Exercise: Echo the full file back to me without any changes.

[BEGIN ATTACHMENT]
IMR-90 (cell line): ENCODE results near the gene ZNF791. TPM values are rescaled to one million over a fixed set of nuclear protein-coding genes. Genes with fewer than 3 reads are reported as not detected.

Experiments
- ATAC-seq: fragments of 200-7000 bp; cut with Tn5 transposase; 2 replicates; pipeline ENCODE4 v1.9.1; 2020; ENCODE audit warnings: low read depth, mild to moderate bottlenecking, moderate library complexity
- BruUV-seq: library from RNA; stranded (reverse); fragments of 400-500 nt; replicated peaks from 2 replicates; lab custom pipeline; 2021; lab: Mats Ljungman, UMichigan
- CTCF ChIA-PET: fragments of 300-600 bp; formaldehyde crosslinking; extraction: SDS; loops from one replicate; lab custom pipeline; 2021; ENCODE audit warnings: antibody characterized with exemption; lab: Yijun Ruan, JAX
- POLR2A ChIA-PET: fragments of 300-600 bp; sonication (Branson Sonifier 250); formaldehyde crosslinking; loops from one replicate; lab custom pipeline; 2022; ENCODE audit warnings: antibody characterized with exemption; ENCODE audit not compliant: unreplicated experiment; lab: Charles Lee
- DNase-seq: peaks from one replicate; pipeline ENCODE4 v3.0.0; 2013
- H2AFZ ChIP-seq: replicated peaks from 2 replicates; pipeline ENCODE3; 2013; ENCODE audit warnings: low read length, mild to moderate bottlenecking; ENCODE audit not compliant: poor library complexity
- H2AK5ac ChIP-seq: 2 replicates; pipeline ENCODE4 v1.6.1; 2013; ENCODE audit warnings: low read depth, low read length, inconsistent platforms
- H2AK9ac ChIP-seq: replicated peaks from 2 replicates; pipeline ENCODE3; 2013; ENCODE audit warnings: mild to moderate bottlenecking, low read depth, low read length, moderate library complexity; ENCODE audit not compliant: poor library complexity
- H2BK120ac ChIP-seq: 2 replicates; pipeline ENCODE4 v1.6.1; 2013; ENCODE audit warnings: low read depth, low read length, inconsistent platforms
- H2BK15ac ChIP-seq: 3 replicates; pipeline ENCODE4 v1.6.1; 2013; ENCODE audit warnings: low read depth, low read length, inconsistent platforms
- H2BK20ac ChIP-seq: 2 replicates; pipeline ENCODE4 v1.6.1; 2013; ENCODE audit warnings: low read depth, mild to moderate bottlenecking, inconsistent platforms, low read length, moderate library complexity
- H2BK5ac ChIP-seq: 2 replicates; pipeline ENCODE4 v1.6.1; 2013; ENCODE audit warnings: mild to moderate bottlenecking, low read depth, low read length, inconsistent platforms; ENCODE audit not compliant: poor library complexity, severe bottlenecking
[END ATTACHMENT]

IMR-90 (cell line): ENCODE results near the gene ZNF791. TPM values are rescaled to one million over a fixed set of nuclear protein-coding genes. Genes with fewer than 3 reads are reported as not detected.

Experiments
- ATAC-seq: fragments of 200-7000 bp; cut with Tn5 transposase; 2 replicates; pipeline ENCODE4 v1.9.1; 2020; ENCODE audit warnings: low read depth, mild to moderate bottlenecking, moderate library complexity
- BruUV-seq: library from RNA; stranded (reverse); fragments of 400-500 nt; replicated peaks from 2 replicates; lab custom pipeline; 2021; lab: Mats Ljungman, UMichigan
- CTCF ChIA-PET: fragments of 300-600 bp; formaldehyde crosslinking; extraction: SDS; loops from one replicate; lab custom pipeline; 2021; ENCODE audit warnings: antibody characterized with exemption; lab: Yijun Ruan, JAX
- POLR2A ChIA-PET: fragments of 300-600 bp; sonication (Branson Sonifier 250); formaldehyde crosslinking; loops from one replicate; lab custom pipeline; 2022; ENCODE audit warnings: antibody characterized with exemption; ENCODE audit not compliant: unreplicated experiment; lab: Charles Lee
- DNase-seq: peaks from one replicate; pipeline ENCODE4 v3.0.0; 2013
- H2AFZ ChIP-seq: replicated peaks from 2 replicates; pipeline ENCODE3; 2013; ENCODE audit warnings: low read length, mild to moderate bottlenecking; ENCODE audit not compliant: poor library complexity
- H2AK5ac ChIP-seq: 2 replicates; pipeline ENCODE4 v1.6.1; 2013; ENCODE audit warnings: low read depth, low read length, inconsistent platforms
- H2AK9ac ChIP-seq: replicated peaks from 2 replicates; pipeline ENCODE3; 2013; ENCODE audit warnings: mild to moderate bottlenecking, low read depth, low read length, moderate library complexity; ENCODE audit not compliant: poor library complexity
- H2BK120ac ChIP-seq: 2 replicates; pipeline ENCODE4 v1.6.1; 2013; ENCODE audit warnings: low read depth, low read length, inconsistent platforms
- H2BK15ac ChIP-seq: 3 replicates; pipeline ENCODE4 v1.6.1; 2013; ENCODE audit warnings: low read depth, low read length, inconsistent platforms
- H2BK20ac ChIP-seq: 2 replicates; pipeline ENCODE4 v1.6.1; 2013; ENCODE audit warnings: low read depth, mild to moderate bottlenecking, inconsistent platforms, low read length, moderate library complexity
- H2BK5ac ChIP-seq: 2 replicates; pipeline ENCODE4 v1.6.1; 2013; ENCODE audit warnings: mild to moderate bottlenecking, low read depth, low read length, inconsistent platforms; ENCODE audit not compliant: poor library complexity, severe bottlenecking